That's the player Tampa wants to see. They don't expect him to score 30 goals. They just want him to do what he does best. When he's focused, Downie is a puck-seeking missile, fearless in the greasy areas and adept at creating opportunities for his linemates with an aggressive forecheck. So maybe it just comes down to needing a certain style of leadership. Tocchet, who knows a bit about battling to find his place in the league, may be ideally suited to help Downie take one step back from anarchy and finally realize his potential.
Giving him the additional responsibilities that come with skating on the top line -- instead of reinforcing old behaviors by planting him in a shift-disturbing depth role -- may turn out to be the smartest step taken in Downie's rehabilitation. It's early yet, but he looks comfortable skating with the big guns in camp. Might turn out that Lawton didn't have such a big hole on the right side after all.
That the Panthers finally bit on free agent defender Dennis Seidenberg over the weekend wasn't anywhere near as surprising as the price. Though it was just a one-year deal, the $2.25 million cap hit was about $750,000 more than was expected for a player who'd spent his summer waiting for the phone to ring.
Cap hit aside, the ex-Hurricane is a savvy acquisition for a team that's working on a defensive renovation almost as extensive as that of their cross-state rivals. Having lost Jay Bouwmeester, Karlis Skrastins and Nick Boynton, the Cats have done a solid job back-filling the holes with puck-movers Jordan Leopold and Ville Koistenen and training camp invitees Martin Skoula and Christian Backman.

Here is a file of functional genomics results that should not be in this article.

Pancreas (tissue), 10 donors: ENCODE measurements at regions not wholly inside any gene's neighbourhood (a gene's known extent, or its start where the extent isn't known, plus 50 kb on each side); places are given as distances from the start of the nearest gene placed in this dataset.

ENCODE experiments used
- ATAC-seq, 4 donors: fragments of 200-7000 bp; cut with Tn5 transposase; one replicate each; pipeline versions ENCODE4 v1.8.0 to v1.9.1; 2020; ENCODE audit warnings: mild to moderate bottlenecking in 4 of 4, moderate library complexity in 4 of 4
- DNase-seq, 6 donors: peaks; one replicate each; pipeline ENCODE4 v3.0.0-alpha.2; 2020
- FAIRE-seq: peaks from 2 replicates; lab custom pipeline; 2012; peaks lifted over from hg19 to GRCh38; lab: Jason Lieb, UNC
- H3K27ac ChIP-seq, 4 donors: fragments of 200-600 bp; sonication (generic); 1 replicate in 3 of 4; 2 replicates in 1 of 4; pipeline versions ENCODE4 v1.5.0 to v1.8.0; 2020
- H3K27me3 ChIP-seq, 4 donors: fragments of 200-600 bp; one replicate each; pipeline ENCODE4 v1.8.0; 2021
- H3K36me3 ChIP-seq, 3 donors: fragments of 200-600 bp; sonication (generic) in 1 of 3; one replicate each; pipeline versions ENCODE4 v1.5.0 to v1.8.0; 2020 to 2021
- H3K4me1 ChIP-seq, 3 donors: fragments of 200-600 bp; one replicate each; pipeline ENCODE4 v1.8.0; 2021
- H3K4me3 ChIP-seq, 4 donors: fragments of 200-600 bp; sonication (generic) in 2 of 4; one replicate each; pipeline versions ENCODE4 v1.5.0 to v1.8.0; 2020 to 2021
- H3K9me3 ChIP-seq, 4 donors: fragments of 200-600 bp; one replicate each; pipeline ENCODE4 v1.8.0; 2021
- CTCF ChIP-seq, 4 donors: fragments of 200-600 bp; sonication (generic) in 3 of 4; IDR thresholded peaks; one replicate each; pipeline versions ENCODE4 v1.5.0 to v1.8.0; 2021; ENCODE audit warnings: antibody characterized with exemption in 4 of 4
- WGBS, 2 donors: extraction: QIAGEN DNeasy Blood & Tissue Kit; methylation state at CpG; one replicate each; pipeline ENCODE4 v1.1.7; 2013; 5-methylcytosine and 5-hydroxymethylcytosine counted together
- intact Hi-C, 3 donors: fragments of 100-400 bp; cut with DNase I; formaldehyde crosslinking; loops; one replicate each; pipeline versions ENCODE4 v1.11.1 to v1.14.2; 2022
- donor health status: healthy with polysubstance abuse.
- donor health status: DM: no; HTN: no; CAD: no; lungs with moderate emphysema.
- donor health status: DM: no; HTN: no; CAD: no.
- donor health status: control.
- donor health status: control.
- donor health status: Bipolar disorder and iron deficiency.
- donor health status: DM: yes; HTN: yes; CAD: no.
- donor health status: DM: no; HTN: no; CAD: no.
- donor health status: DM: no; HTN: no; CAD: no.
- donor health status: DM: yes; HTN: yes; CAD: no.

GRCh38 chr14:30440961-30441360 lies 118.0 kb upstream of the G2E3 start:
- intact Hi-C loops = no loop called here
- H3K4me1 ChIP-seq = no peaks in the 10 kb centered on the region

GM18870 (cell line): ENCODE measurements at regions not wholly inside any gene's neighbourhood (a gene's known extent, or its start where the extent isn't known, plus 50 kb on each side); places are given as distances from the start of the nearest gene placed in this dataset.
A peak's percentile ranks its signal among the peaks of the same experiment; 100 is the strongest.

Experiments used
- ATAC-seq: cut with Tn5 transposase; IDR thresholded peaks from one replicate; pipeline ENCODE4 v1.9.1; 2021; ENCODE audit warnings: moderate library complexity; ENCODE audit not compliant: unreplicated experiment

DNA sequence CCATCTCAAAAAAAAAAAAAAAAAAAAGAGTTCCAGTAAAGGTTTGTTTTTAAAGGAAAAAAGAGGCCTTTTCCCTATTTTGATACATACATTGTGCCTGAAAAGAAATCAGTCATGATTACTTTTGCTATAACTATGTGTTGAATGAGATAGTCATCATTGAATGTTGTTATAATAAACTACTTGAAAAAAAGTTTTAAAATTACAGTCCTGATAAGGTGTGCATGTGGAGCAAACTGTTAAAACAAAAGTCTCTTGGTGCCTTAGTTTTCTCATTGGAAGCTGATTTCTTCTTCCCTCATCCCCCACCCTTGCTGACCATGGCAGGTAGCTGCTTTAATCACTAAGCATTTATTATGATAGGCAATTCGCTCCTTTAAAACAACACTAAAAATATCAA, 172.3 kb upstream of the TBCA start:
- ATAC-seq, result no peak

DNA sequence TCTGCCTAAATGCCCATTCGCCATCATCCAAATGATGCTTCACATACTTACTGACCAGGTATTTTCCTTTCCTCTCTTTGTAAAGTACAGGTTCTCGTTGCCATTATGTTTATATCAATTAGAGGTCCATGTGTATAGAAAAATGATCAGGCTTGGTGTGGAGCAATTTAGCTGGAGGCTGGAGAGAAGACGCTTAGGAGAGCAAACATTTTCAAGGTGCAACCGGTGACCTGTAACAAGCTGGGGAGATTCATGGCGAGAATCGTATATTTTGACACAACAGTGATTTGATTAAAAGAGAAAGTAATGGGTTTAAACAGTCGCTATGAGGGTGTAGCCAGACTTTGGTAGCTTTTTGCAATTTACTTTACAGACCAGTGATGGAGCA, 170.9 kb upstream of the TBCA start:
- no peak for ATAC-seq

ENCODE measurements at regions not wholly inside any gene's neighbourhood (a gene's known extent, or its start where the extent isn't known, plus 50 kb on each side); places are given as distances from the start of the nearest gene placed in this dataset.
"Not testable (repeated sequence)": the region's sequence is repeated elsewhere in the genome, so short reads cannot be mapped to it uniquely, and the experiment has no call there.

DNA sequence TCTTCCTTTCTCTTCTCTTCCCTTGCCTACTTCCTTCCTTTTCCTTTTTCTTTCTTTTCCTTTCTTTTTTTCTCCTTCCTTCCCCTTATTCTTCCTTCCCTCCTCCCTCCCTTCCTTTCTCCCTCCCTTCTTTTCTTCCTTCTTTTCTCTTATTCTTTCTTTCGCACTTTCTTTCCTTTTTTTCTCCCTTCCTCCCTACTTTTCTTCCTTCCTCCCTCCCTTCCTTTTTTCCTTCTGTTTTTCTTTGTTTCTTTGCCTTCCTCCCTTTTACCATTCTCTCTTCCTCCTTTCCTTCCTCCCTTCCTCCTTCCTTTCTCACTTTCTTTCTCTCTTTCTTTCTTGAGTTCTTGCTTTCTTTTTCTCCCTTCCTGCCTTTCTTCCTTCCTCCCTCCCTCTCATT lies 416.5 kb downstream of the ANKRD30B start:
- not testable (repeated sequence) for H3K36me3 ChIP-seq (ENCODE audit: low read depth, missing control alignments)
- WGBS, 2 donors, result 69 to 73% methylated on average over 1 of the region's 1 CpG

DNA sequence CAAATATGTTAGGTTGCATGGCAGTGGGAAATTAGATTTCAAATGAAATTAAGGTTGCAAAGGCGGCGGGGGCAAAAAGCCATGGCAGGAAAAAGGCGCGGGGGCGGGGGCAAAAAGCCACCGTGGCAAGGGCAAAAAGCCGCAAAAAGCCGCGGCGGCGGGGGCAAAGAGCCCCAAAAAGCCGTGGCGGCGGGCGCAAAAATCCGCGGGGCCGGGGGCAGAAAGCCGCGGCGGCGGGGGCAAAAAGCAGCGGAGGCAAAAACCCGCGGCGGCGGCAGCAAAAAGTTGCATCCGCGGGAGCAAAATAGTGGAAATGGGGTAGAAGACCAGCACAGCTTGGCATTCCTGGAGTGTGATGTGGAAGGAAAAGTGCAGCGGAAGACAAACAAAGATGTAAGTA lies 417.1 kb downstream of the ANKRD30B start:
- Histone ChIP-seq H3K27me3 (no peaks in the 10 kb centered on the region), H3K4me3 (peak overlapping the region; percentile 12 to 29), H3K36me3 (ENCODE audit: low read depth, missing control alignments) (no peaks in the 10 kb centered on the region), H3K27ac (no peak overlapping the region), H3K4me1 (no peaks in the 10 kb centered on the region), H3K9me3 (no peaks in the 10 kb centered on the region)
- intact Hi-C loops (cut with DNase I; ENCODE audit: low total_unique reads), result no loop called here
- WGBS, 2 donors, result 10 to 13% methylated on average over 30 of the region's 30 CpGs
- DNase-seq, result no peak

Seidenberg's arrival gives Florida a sixth defender with considerable NHL experience. He'll replace some of Skrastins' physicality and bring a reliable presence to the penalty kill. As long as he's not asked to do too much -- injuries forced him uncomfortably into a top pairing role at times in Carolina -- he can be highly effective.
Truthfully, the same can be said of the entire Panthers blueline. It lacks someone who fits the ideal top pairing mold, but it looks to have six players who are second-unit caliber. If coach Peter DeBoer finds the right chemistry, Florida might have itself a very solid group.
It's hard to accept that the Canadiens actually believed for a moment that Andrei Markov would have any interest in assuming the captaincy. But in asking him if he wanted the responsibility, rather than simply bestowing it upon him, it's clear that Bob Gainey learned a lesson from his old team, the Dallas Stars.
Shortly after Gainey resigned from his GM post in Texas, the Stars were faced with naming a new captain in the wake of Derian Hatcher's departure. Mike Modano, the face of the franchise and the team's best player, was quickly appointed to the job despite an off-ice personality that, much like Markov, was best suited for a secondary leadership role.
It wasn't long before Modano was revealed to be the classic square peg, and while he relished the position, there was no denying he was miscast in the role. After the team failed to respond to his quiet leadership in a crushing first-round playoff loss to Colorado in 2006, the letter was stripped away and given to Brenden Morrow. It was the right decision for the team, but a painful public rebuke that scarred Modano's legacy.
Markov may have been a similarly obvious choice by virtue of his standing as the Canadiens' best player, but he would have been equally wrong for the part. He's never been one to gladly face the voracious Montreal media for the postgame interview -- a requirement of the captain in that town. Nor does he possess the charisma and force of personality of Toe Blake, Rocket Richard, Jean Beliveau, Serge Savard or Gainey. The legends of those men prove that there's no city where that piece of fabric weighs more heavily on the bearer.
So good on the Habs for making it an option for Markov rather than an obligation...even if it leaves them with no obvious successor to Saku Koivu. The team is better served by three A's than one man so clearly uncomfortable with life at C level.